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  • My name's Kionte.


  • Served with the United States Marine Corps from 2007 to 2012.


  • We were clearing out a building and there was an IED in the doorway.


  • And I think out of 13 people, I was the last guy that walked into the building, with my Junior Marine behind me and I stepped on that IED.


  • I awoke in the hospital where my left leg was fully wrapped, but my right leg was gone completely below the knee.


  • And I was at Balboa Hospital where I was stationed and where I did my rehabilitation in there.


  • I felt regret 'cause my guys were still out there and I was, you know, in the hospital, and I couldn't do anything.


  • Once I was pushed to being outpatient is where depression kind of kicked in a little bit more for me.


  • Where I felt a little not myself, I guess.


  • I started abusing my medication, my pain meds.


  • I didn't really need it as much as I did before for the pain.


  • It was very hard to find that glimmer of hope or light at the time.


  • One day I was just in bed and just had to ask myself,


  • you know, like, "What do I--" like, "Why am--" like, kind of ask myself, "Why am I here?"

    自分は何をーなんでー 何故ここにいるのかと。

  • "Why am I still alive?" Talking to someone, I only had my one friend that I-I trusted, and it took a while for us to kind of trust each other.


  • I opened up to him, you know, like, vaguely, and slowly just continued to open up to him, and it felt good to be able to talk to someone, and be able to have someone understand you.


  • To where-- if I talk to my friends, you know, they wouldn't be able to understand where I'm coming from.


  • I didn't really talk to a therapist until, like, the last year to where I realized, you know, like, maybe there's things for me to talk-- that I should probably talk about.


  • My therapist kinda just allowed me to talk, and she would ask me questions here and there, and after a certain while, I would just open up, and I would just talk and talk a and she would just listen.nd talk,


  • I guess for me I had to just keep asking myself--every morning I would wake up, you know, like, "Why am I still alive?" Just, like, trying to find that purpose for me-- or myself at least.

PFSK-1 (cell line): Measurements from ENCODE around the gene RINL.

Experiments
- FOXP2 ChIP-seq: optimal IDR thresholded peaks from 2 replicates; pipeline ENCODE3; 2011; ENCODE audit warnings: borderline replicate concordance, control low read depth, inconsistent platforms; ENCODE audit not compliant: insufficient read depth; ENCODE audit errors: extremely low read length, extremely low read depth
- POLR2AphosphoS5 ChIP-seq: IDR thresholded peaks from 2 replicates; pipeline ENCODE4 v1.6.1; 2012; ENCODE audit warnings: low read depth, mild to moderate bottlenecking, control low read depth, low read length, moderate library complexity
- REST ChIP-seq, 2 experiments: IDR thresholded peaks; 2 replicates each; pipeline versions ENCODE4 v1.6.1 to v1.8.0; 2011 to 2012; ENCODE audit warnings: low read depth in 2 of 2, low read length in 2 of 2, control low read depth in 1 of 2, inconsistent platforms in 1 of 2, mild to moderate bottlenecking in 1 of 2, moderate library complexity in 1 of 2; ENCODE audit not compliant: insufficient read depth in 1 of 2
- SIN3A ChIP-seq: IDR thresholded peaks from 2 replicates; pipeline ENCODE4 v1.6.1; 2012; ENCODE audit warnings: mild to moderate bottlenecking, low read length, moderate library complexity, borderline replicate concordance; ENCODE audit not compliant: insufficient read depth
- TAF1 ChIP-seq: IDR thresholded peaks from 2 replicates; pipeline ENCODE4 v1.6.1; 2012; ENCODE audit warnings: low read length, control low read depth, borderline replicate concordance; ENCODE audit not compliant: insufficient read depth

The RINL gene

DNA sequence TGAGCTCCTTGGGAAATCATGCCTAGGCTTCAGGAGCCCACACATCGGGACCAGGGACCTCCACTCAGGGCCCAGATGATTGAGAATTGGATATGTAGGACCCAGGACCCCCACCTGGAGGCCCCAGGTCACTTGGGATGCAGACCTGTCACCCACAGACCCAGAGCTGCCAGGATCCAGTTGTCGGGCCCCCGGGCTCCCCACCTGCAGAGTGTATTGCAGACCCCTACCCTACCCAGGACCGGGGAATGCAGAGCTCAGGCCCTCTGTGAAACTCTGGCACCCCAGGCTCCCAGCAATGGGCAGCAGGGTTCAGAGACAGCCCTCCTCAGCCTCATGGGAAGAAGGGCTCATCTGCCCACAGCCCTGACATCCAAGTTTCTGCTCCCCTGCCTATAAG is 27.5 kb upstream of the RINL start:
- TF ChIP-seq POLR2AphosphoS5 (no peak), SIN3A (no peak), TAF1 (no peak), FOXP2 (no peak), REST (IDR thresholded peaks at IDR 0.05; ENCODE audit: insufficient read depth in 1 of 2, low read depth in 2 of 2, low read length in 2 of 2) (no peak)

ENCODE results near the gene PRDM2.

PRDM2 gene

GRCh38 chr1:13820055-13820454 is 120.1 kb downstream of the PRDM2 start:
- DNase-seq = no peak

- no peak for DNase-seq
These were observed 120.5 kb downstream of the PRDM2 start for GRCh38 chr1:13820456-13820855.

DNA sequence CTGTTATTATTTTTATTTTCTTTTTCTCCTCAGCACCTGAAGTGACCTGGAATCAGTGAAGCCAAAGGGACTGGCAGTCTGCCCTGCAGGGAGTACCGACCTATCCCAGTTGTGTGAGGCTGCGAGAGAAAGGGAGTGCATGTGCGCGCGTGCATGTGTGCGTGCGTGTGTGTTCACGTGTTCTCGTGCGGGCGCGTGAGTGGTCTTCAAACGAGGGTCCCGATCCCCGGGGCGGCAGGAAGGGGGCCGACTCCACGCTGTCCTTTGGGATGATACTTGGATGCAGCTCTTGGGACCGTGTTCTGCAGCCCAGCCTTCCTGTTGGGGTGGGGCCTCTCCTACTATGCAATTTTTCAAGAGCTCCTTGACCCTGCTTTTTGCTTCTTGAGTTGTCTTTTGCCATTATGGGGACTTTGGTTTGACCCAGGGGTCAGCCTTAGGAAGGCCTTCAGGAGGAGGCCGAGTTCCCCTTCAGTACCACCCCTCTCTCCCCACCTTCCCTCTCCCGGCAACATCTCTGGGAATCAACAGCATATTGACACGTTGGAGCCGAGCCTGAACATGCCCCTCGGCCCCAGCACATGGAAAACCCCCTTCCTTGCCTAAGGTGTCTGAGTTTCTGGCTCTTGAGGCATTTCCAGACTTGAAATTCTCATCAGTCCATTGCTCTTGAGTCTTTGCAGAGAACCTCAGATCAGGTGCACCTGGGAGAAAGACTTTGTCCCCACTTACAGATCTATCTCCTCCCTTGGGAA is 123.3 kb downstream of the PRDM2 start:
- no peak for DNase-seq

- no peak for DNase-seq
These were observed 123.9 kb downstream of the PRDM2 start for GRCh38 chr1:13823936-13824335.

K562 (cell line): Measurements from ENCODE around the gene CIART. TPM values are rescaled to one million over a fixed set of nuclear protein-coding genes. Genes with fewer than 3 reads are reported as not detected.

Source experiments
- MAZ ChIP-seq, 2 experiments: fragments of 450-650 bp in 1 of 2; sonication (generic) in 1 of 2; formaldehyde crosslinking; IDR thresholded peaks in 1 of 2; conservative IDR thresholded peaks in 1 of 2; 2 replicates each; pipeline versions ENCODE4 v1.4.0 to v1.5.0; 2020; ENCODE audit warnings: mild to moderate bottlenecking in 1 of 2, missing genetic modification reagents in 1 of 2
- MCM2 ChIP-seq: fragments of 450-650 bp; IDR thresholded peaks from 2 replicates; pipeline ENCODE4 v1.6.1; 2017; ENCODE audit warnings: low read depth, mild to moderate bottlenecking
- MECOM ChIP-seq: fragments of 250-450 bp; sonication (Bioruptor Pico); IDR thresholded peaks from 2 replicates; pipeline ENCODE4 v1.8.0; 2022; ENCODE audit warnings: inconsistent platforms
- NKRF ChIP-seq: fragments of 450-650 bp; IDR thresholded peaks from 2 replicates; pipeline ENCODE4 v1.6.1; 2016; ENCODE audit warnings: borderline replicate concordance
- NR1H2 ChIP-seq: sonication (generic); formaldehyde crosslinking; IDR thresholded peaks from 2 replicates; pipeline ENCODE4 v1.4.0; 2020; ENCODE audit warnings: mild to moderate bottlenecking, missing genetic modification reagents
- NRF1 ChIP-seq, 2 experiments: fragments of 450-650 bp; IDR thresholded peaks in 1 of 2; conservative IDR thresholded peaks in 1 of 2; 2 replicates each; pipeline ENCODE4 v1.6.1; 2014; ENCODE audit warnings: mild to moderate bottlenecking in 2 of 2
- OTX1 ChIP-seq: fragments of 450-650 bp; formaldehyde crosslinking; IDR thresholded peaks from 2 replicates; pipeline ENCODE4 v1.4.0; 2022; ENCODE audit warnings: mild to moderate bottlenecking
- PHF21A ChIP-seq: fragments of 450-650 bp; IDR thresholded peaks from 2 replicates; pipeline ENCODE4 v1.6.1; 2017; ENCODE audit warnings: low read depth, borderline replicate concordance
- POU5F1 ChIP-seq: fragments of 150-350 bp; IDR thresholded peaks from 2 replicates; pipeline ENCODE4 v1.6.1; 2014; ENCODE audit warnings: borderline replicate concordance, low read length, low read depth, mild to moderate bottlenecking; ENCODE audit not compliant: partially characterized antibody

• Decided to ask myself, you know, like, "What makes me happy?"


  • Um, and I realized at that point, you know, making other people happy makes me happy.


  • So I started to get into, like, Paralympics camps, so that got me out of the room.


  • It kind of started that mindset or that slight change of to where I'm--I can still do something with my life.


  • Being a part of, you know, active people encouraged me to be more active, and when you see another amputee doing something that you thought you couldn't do, you're just like, "I wanna do that, but better."


  • And I've always wanted to be better and better because it's challenging myself because I thought I couldn't do any of these things, and now I'm doing many things I probably would have never done if I wasn't injured.


  • I've, you know, done motivational speaking, I've climbed the highest mountain in Antarctica, I've, you know, challenged myself, I've pushed myself.


  • I've done all these things that I never would have thought have been possible.


  • But making that first step of just--from when I was in the hospital, making that step to where it was just like, "I don't want to be this way," and making that change.


  • I've been able to grow in a more positive direction, but it doesn't negate that I have my down days.


  • I still have my depression days, but I know how to control them.


  • You know, I know how to work with them rather then work against them.


  • And I feel that's why I still continue to seek therapy.


  • 'Cause I've found that it does help.


My name's Kionte.


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A2 初級 日本語 喋り セラピー 生きる 喋る 敵対 セラピスト

怪我を克服し自分を高める -海兵隊員編- (A Marine’s physical injury led to personal growth)

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    yunfeicheng1 に公開 2019 年 11 月 26 日